Saturday, January 13, 2007

Another Gap in the News? President Jimmy Carter's Book

There is a story of which I became aware two days ago, thanks to my friend Victor, even though its raison d’etre dates back to November of last year: The furor created by the pro-Israel faction over a book by former president Jimmy Carter, "Palestine: Peace Not Apartheid" .

Either there is something really lacking in my daily survey of the news, or this is another one of those significant stories which is not-so-mysteriously missing from widespread reporting in the U.S.A.

Because the book was apparently published in November of last year, and scarcely got its beak out of the shell before it was blasted with the equivalent of the Israeli air assault on Lebanon, I think it is curious that very few Americans have been made aware of it by our zealous guardians of an “informed public”. Obviously they do not want us thinking about the criticisms of Israel which are in the book. This is the silent treatment I mentioned in a recent post.

Did I miss this news just because I don’t read enough news? Did I overlook what everybody else has seen? Possibly, but I doubt it. I have no intention of devoting my life to the depressing and uninstructive perusal of “the daily news”, but I do watch some television news programming each night, and I look more than once a day at all the headlines of major news services (e.g. AP, New York Times, Reuters, MSNBC, USAToday) so that I can read in depth about anything that interests me. I also go to Google News, which is the only news source where I’ve found a Carter book story, and which generally offers a wider spectrum of coverage than other news services.

So, thanks to Vic, I have learned belatedly that a “controversy” over President Carter’s book has presumably been going on for months, the latest development being resignations by members of a Carter Center advisory board.

The news story is ”Carter Center Resignations” .

“The resignations, announced Thursday, are the latest in a backlash against Carter's book ‘Palestine: Peace Not Apartheid,’ which has drawn fire from Jewish groups, been attacked by fellow Democrats and led to the resignation last month of Kenneth Stein, a Carter Center fellow and a longtime Carter adviser. . . . Steve Berman, an Atlanta real estate developer among those who resigned, said members have ‘watched with great dismay’ as Carter defended the book, especially as he implied that Americans might be afraid to discuss the conflict in fear of a powerful Jewish lobby. . . . Berman said the religious affiliation of the resigning members, which include some prominent Jewish leaders in the Atlanta area, did not influence their decision. “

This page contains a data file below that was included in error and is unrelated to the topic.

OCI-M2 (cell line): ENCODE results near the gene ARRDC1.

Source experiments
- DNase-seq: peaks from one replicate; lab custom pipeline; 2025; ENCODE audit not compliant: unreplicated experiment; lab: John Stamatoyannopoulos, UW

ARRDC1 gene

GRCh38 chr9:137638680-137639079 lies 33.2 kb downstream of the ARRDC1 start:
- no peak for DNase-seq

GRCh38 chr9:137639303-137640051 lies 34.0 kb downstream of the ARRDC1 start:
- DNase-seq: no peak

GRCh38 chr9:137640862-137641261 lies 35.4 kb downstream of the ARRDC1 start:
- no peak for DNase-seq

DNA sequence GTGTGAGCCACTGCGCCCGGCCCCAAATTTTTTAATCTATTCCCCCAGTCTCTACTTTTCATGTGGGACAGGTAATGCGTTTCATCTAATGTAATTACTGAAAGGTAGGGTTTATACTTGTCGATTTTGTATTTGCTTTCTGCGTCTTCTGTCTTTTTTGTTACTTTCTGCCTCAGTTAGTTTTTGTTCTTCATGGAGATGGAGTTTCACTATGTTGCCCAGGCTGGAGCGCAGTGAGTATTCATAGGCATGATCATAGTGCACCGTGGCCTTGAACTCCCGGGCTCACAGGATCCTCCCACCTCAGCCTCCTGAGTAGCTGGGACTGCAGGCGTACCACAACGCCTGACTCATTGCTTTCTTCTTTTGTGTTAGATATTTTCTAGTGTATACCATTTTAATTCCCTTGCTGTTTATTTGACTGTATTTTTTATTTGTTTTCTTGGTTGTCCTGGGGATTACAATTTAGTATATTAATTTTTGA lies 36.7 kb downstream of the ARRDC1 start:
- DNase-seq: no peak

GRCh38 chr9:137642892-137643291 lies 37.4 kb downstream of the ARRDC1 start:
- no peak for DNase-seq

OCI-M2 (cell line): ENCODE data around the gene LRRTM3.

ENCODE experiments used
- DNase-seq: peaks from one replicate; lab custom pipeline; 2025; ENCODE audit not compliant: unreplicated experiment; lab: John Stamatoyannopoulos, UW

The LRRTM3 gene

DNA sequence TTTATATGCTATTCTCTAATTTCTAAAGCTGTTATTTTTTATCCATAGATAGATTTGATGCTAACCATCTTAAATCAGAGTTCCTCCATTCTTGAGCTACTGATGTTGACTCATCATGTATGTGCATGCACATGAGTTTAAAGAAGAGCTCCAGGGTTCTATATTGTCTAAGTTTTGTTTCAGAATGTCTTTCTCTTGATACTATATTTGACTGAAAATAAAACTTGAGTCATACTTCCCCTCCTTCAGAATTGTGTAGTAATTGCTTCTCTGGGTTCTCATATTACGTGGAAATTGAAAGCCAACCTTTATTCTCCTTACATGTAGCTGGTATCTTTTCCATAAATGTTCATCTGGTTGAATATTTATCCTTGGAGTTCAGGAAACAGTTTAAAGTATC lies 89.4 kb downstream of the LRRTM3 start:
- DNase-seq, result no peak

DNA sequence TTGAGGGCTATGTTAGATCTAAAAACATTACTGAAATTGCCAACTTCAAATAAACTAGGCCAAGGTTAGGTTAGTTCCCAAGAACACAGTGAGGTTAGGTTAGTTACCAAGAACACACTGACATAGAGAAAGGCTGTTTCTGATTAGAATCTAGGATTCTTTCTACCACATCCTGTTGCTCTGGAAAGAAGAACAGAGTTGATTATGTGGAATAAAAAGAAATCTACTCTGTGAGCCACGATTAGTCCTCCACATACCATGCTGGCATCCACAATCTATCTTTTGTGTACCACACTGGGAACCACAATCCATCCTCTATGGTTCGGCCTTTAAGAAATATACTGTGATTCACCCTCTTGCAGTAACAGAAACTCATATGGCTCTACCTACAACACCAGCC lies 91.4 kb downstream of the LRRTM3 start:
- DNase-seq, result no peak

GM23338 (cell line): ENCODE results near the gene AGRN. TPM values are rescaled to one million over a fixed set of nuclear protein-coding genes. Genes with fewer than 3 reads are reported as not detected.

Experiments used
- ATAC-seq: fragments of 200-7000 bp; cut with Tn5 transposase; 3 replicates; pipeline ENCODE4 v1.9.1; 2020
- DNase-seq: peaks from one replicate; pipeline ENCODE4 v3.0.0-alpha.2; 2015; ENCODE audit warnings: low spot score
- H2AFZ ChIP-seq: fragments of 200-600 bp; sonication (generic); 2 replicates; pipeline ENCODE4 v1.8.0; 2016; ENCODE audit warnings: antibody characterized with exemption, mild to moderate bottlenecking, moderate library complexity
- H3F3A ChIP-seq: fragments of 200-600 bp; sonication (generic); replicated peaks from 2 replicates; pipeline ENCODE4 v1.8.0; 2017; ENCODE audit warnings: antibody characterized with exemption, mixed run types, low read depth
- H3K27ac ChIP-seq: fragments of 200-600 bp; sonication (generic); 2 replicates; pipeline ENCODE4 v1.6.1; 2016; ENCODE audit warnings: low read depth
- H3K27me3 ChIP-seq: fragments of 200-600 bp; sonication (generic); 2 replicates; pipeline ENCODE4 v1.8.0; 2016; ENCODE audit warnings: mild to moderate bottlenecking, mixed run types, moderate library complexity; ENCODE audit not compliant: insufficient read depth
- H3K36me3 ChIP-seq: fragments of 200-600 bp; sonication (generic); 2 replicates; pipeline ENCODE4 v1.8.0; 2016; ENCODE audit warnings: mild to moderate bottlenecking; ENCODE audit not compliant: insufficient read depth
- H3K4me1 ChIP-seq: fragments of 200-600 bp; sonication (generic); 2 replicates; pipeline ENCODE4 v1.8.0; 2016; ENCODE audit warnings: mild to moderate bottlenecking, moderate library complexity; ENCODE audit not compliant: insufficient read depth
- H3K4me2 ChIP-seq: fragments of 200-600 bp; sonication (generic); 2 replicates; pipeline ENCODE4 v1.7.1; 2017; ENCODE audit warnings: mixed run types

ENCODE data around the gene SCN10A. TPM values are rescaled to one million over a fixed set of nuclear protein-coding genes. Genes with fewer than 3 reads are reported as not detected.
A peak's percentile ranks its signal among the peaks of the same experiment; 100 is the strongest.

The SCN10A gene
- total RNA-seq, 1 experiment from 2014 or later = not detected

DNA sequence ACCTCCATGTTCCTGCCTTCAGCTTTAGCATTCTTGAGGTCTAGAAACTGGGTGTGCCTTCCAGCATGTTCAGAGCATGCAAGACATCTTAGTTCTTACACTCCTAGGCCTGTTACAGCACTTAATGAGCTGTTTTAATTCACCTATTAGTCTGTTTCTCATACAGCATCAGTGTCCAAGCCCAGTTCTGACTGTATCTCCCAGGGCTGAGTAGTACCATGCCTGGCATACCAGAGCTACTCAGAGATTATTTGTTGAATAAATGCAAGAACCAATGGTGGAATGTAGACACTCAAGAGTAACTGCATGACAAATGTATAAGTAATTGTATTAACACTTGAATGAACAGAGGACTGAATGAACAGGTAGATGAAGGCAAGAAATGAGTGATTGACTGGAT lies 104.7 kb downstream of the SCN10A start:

I want to repeat one thing for emphasis, in view of a recent discussion on this blog: “. . . especially as he implied that Americans might be afraid to discuss the conflict in fear of a powerful Jewish lobby.”

My curiosity aroused by Berman’s last statement, I found a list of the people who resigned.

“The following have announced their resignation from the Board of Councilors:

1. Alan R. Abrams, Chairman of the Board, President and Chief Executive Officer of Servidyne, Inc2.
2. Steve Berman, managing partner, OA Development, an Atlanta based real estate developer company.
3. Michael Coles, chairman of Minneapolis-based Caribou Coffee Co.
4. Doug Hertz, president & CEO, United Distributors.
5. Jonathan Golden, Partner and Chairman, Arnall, Golden, Gregory LLP, an Atlanta law firm.
6. Barbara Babbit Kaufman, author; formerly of Chapter 11 Books as its founder.
7. Liane Levetan, former state senator and DeKalb CEO.
8. Jeff Levy, Chairman and CEO of Atlanta-based PrDigital Media and its parent company, Biltmore Communications9. Leon Novak, principal, The Trilogy Group, a full-service provider of commercial real estate services based in Atlanta.
9. Gail Solomon, Georgia Dome executive services manager.
10. Cathey Steinberg, Executive Director of the Juvenile Justice Fund, former state Consumers' Insurance Advocate and former state Senator.
11. Steve Selig, President and Chairman of the Board of Selig Enterprises.
12. William B. Schwartz, Jr. was the U.S. Ambassador to The Bahamas from 1977-1981 during the Carter Administration.
13. William B. Schwartz III, formerly senior wealth management professional at Offitbank, an arm of Wachovia.”

Regardless of what Berman said, there is a lack of ethnic/religious diversity in the list. To me the fact that so many Jewish people would resign en masse illustrates a “one issue” mentality (which I’ll be writing about at another time) focused on what is perceived as good or not good for Jews as a group – one issue which dwarfs all other issues. It also probably illustrates the power of big organized Jewish groups like the Anti-Defamation League of B'nai B'rith to pressure individuals who might otherwise not have thought of resigning.

If by now you are wondering what President Carter wrote, join me. I haven’t seen the book yet, and Googling President Carter and his book’s title lands you waist-deep in a flood of pro-Israel, ad hominem, diatribes which are not keen to let us know about the former president’s assertions. As always in such cases, a debate on facts is avoided, and the spears are thrown at the individual who wrote down the facts.

The hard-to-find articles are the ones favorable to President Carter. Here are a few with favorable views:



>The Nation


Here is another article, fairly balanced, but the comments are a free-for-all!

1 comment:

Anonymous said...

Kudos to Jimmy carter for speaking the truth regarding Palestine!